A well-known treatment for post-traumatic stress disorder in civilians significantly reduced PTSD symptoms in active-duty military personnel who took part in a study published last week by the Duke University School of Medicine.
The study, in the journal JAMA Psychiatry, is the largest randomized clinical trial to date to apply cognitive processing therapy, or CPT, which has been used among civilians for decades, to active-military patients who are suffering from PTSD. It found that while using the treatment in both group and individual sessions significantly reduced PTSD symptoms, individual treatment was nearly twice as effective.
The study divided 268 participants from the U.S. Army’s Fort Hood in Killeen, Texas, into two groups, one that would receive the individualized CPT, while the other half participated in group CPT sessions.
While both groups showed significant improvement to their mental health over the course of 12 sessions, close to 50 percent of participants who were given individual CPT were able to progress to a point where they were no longer medically classified as suffering from PTSD. About 37 percent of the participants in the group sessions progressed to this point.
CPT is a method of treatment that involves evaluating the thoughts and beliefs associated with a patient’s traumatic experience, which for many in the military involves blaming themselves for events in combat that are out of their control, according to Patricia Resick, a professor of psychiatry and behavioral sciences at the Duke University School of Medicine and lead author of the study.
Resick said that this tendency comes from the belief that in a “just world” good things happen to good people, which for some could also mean that if something bad happens it’s because you’re a bad person.
“Instead of looking to the perpetrator of the trauma, they look to themselves to assign blame,” Resick said. “What we do is we systematically lead them through a series of steps to teach them to ask themselves questions so they can make more balanced statements about themselves.”
Resick developed CPT in the 1980s to treat victims of rape and other interpersonal trauma. But the treatment was not applied to combat-related PTSD and related conditions in active-duty military personnel and recent veterans until the U.S. Departments of Defense-funded national research consortium called STRONG STAR was created in 2008 to study methods of detection, prevention, diagnosis, and treatment of the disorder.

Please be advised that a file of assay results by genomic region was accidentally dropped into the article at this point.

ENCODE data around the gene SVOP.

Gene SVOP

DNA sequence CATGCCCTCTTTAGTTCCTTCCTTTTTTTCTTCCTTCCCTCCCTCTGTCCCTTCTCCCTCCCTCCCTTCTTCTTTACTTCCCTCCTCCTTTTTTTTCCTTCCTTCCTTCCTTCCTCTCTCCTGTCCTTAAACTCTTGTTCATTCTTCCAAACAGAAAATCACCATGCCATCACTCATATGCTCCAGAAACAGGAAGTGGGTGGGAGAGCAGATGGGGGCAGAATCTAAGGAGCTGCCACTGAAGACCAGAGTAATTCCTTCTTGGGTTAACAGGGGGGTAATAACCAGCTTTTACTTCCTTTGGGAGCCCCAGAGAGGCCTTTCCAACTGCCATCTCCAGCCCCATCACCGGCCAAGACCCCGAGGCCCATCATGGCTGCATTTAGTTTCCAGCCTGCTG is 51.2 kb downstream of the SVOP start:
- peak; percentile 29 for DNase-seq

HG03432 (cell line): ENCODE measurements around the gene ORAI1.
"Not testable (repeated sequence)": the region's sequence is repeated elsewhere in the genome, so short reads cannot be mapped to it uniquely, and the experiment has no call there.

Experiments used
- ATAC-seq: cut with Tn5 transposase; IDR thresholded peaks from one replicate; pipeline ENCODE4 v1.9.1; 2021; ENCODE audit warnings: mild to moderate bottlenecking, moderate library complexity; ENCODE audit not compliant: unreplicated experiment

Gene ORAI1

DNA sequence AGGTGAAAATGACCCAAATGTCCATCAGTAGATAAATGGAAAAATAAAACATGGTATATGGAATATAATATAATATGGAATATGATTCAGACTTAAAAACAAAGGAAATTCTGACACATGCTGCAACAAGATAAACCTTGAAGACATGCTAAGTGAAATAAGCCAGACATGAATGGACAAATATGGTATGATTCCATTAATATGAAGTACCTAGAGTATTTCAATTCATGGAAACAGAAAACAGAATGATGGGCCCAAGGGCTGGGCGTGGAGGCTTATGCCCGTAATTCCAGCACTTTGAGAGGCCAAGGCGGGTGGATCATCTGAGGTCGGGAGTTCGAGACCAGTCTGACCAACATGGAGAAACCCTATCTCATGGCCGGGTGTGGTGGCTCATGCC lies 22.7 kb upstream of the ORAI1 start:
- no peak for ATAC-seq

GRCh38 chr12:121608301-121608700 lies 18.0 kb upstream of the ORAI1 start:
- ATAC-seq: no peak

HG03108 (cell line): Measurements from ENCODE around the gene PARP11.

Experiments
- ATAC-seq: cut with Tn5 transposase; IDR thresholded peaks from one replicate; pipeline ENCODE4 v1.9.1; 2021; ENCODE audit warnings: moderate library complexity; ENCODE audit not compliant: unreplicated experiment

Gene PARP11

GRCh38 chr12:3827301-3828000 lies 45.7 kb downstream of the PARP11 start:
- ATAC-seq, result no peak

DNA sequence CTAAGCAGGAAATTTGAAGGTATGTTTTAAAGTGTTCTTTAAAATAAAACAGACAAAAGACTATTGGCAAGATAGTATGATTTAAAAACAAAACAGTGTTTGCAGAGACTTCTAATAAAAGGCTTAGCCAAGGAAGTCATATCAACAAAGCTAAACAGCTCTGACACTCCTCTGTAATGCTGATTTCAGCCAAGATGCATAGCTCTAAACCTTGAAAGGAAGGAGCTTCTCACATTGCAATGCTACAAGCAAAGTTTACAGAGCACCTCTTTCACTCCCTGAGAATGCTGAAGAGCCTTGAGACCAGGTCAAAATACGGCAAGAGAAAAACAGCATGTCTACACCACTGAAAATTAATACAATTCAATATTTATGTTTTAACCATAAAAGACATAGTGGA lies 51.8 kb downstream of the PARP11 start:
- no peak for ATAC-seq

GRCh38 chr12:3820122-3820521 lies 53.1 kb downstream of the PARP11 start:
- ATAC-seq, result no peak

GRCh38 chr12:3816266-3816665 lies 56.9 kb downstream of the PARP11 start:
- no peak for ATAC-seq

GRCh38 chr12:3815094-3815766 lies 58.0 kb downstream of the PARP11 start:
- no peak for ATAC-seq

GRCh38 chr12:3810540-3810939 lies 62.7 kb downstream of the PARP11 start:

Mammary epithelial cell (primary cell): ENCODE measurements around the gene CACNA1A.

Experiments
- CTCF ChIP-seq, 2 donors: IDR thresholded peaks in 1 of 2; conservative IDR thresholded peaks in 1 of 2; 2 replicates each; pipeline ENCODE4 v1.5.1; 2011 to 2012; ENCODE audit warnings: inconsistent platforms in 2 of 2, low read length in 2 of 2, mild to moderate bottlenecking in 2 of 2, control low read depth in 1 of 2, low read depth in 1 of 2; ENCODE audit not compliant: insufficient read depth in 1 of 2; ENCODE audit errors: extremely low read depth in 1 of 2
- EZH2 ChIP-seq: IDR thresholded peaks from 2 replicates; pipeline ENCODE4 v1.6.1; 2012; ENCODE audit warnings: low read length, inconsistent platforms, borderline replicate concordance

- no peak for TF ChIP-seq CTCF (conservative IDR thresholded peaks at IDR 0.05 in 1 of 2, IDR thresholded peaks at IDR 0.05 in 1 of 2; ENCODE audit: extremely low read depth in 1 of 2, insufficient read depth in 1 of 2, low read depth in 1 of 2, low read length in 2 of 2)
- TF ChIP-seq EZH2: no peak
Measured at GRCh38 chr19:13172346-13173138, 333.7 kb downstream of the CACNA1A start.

Retired Air Force Lt. Col. Alan Peterson, director of the STRONG STAR Consortium and professor of psychiatry at the University of Texas Health Science Center San Antonio, said civilian research groups had not tested CPT on military personnel because they had a difficult time modifying their treatments to meet the needs of those who have been in combat.
Peterson said that getting treatment for PTSD carries a stigma of weakness that can prevent patients from seeking it out, or even acknowledging that there is a problem.
“Sometimes they would rather deploy and walk across a mine field than sit down and tell someone what happened to them,” Peterson said. “If we called it the ‘PTSD Consortium,’ then no one would come in.”
Peterson said that the most important outcome of the study for him was that PTSD treatment need only last months, not a lifetime.
“Without the proper type of treatment, yes, people can suffer for a lifetime,” Peterson said. “That’s what we’re trying to correct.”
There are many ways to cope with PTSD, Peterson said, such as using service dogs, going hiking or on camping retreats, rafting, music, art and yoga, but these things do not get at the root cause of the patient’s PTSD.
“Part of what causes PTSD is there’s one or more really horrible events that have occurred, and you need to drill down on the thoughts and memories that go with that,” Peterson said. “CPT drills down on the beliefs the people have about themselves and the world and the future.”
Peterson said the Duke study has already spawned five new clinical trials which will seek to determine whether more individualized treatment plans than the standard 12-session model will be more effective in reaching those with more complex cases of PTSD who were part of the 50 percent that showed slower progress.
Gavin Stone: 919-829-4520